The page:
Dutch guitar player Jan Akkerman (1946) did almost anything a musician could possibly do. He worked with many different musicians like BB King, Charlie Byrd, Cozy Powell, Claus Ogerman and Ice-T, besides being a former member of such international acclaimed bands as Brainbox and Focus and made more than a dozen solo records that showed his versatile playing without any boundaries or limitations. Whether it’s Tabernakel (1973), the famous guitar-in-bed album Jan Akkerman (1977) or one of his most recent studio outing CU (2003), he explores and combines elements of rock, jazz, blues, classical or modern dance music and give those his own signature.
On stage, Akkerman has been touring all around the world. Besides several appearances at the Swiss Montreux Jazz Festival, the Dutch North Sea Jazz Festival, his countless tours around theatres and different stages, the guitarist also performed far beyond Western Europe, in countries like Japan, Russia, Brazil and Indonesia. He also has a long-time fan base in many parts of the world. In his own country, Akkerman received a Golden Harp in 2005 for his complete oeuvre and again gained recognition and sympathy for his distinctive role in guitar music by many people. His latest CD/DVD-set Live in Concert at The Hague shows the many sides of the guitarist: with his band during The Hague Jazz Festival in May 2007, a solo gig at the Output Festival in the Amsterdam Bimhuis and at a workshop “for all ages” in 2006 in Roermond.
A new Jan Akkerman album is always a revelation, not least because he is not the most prolific of players in terms of album releases.
Minor Details (2011) is the follow-up to 2003’s C.U. and has been produced “virtually” via the Internet together with his regular band mates and germinated whilst on tour in Brazil last year. The production doesn’t suffer at all for this.
In terms of Akkerman’s hallowed guitar-ing, the Focus days do seem as distant a memory as Thijs van Leer with hair and this 70minute-plus offering continues the jazz fusion vibe of his late 1980s albums and indeed that of its immediate predecessor.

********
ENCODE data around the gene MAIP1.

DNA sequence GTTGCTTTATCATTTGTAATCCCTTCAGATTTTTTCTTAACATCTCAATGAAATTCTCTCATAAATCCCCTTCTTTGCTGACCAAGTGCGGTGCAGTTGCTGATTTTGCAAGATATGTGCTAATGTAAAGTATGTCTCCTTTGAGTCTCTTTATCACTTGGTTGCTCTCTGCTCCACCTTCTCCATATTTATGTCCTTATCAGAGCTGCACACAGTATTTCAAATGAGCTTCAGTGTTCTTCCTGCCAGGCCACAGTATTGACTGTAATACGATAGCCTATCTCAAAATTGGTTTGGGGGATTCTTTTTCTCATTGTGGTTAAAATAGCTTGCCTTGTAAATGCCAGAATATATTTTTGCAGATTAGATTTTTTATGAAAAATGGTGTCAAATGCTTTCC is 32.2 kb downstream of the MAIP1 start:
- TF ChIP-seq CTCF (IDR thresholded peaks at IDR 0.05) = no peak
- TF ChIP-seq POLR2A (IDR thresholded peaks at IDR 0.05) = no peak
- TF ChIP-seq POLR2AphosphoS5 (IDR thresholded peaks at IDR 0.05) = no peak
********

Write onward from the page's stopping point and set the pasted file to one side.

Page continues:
Guitarophiles may debate the man’s current “tone” and technique, even the familiar motifs, but there is no denying he has never lost his way with a melody or an intriguing song title.
In places there is a definite Steely Dan-thing going on (notably “Dinner Time”) and a Santana-esque “Searching for Angela”. “Joy” - with Akkerman deploying wah - features one of two guest appearances from Dutch jazz trumpeter Eric Vloeimans in a Miles Davis-fueled funk romp. But only on “Mena Muria” is there anything approaching a Focus vibe (as in Focus I and Focus II).
It’s just a pity that, again, Akkerman has failed to interrogate his hard drive and offer up some arguably superior fusion work that he brought to the UK back in 2000. There may be a lack of killer melodies on this album aka “Cotton Bay” on C.U. (although the broody “Kharmah Chantalah” comes close) but overall it smacks of a good groove and well suited to warm weather and late nights.
In that context there is nothing really of revelation here, just plenty of examples of Akkerman’s good taste and his cohorts’ fine musicianship. It will mostly appeal to his loyal fan base. Job done.
Seeing Jan Akkerman live in concert is always a refreshing and fascinating never-to-be-repeated experience. Being an authentic improvisator he shows his maximal capability and, during band gigs, shares his affection on guitar with band members Coen Molenaar (keyboards), Wilbrand Meischke (bass) and Marijn van den Berg (drums).
What will be his next challenge?